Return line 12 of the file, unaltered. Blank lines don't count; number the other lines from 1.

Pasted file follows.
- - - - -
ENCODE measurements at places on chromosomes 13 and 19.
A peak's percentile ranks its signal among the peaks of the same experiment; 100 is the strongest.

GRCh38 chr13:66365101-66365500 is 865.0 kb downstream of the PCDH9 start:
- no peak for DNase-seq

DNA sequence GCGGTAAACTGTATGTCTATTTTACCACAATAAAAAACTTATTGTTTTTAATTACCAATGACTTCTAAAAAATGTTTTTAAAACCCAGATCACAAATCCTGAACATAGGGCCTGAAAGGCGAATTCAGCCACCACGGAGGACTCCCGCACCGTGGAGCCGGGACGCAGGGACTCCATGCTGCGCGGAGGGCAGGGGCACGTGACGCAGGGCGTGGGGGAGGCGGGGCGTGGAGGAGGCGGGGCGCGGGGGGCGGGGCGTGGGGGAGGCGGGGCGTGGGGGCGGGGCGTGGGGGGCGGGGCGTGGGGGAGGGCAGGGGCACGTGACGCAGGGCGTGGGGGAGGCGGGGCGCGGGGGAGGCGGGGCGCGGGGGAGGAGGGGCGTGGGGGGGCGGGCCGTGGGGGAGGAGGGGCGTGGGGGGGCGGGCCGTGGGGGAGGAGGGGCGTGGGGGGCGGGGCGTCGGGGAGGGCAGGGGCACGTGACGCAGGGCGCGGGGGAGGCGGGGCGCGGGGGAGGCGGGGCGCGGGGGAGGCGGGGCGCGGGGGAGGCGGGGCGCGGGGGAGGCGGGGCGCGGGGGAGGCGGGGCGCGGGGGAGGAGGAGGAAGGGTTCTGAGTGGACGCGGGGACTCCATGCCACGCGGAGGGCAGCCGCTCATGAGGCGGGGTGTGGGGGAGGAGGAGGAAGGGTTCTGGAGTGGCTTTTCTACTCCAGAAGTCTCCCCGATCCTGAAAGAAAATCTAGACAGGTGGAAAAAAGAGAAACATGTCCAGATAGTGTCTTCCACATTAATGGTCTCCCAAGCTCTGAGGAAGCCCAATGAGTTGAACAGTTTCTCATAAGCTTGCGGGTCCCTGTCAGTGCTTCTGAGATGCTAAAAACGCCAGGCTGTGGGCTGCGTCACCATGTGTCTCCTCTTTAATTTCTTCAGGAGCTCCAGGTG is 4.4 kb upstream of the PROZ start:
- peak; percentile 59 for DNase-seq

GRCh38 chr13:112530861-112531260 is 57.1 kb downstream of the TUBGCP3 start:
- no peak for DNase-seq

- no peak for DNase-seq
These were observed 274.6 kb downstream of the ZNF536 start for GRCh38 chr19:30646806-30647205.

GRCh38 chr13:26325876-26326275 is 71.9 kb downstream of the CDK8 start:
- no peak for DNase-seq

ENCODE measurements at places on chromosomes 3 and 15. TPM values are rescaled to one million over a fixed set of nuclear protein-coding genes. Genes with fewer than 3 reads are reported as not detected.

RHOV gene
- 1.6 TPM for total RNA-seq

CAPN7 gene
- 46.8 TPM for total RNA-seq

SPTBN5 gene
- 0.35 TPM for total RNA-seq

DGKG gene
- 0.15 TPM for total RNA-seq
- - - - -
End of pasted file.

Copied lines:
- no peak for DNase-seq